Finally, for this 5th Sunday after Pentecost, one of the verses of the Epistle caught my special attention.  In 1 Peter 3, in the Vulgate we have: “Timórem autem eórum ne timuéritis: et non conturbémini”, which in the DRV is rendered: “So have no fear of their fear and do not be troubled.”  The KJV says, “and be not afraid of their terror, neither be troubled”.  The Greek of the first part reads: “τὸν δὲ φόβον αὐτῶν μὴ φοβηθῆτε… tòn dè phóbon autôn mè phobethête… be not afraid of their fear/dread/terror”.

Here phóbos could be the enemy’s fearful threat towards the Christians.  However, it could be the fear that the enemy has of the Christians.  This is the motivation for the persecution: fear.  The ancient Christians were being treated badly because those who were still mired in the world feared them.  They hated what they feared.  They wanted to eliminate what they feared so that they could stay mired in the world.  The lives and examples of the Christians, brought out by Peter in this reading (“sympathy, love of the brethren, a tender heart and a humble mind”, not returning evil for evil, but rather blessing) stuck in their craw.  Their example also converted many, which made their enemies’ phobos even sharper and more urgent.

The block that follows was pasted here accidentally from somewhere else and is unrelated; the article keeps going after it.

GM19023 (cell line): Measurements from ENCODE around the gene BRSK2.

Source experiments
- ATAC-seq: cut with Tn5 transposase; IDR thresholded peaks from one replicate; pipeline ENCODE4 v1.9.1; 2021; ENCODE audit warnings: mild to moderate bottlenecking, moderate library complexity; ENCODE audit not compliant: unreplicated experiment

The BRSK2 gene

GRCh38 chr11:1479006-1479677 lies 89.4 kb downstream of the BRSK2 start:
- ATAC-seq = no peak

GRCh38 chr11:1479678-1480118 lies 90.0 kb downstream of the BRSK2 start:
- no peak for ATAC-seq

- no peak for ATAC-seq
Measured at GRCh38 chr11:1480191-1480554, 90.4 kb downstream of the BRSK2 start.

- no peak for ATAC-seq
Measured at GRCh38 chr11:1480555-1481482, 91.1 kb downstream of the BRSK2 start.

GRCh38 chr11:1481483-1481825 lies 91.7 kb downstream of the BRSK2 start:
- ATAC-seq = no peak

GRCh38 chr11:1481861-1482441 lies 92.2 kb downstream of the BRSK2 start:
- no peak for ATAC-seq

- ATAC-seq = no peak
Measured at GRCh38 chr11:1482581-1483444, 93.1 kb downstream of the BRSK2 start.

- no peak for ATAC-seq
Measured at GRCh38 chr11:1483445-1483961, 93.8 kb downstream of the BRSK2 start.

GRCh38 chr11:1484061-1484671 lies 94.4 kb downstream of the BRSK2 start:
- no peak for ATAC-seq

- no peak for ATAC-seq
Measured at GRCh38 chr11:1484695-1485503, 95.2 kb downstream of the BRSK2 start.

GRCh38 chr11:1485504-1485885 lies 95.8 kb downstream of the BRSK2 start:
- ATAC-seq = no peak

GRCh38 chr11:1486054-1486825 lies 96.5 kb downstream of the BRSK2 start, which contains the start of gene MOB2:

Plus ça change, plus c’est la même chose.  This dynamic is alive and well today in our “post-Christian world”, when the Church is waning.  It is not outside the realm of possibility that moves against the Vetus Ordo in our times have their precedent in the “pre-Christian” world, when the Church was waxing.  Those who are working to snuff out the Vetus Ordo are in fact aiming at the people who want the Vetus Ordo.  The content of the Vetus Ordo stands in the way of their ways.  Therefore, so do the people who want it.  Powers That Be want to “sunset” the Vetus Ordo and force those who want it to their sheer will.

Do not let the sun set and be wrathful.  Have no fear of their fear.

Always be prepared to make a defense to any one who calls you to account for the hope that is in you, yet do it with gentleness and reverence (1 Peter 3:15).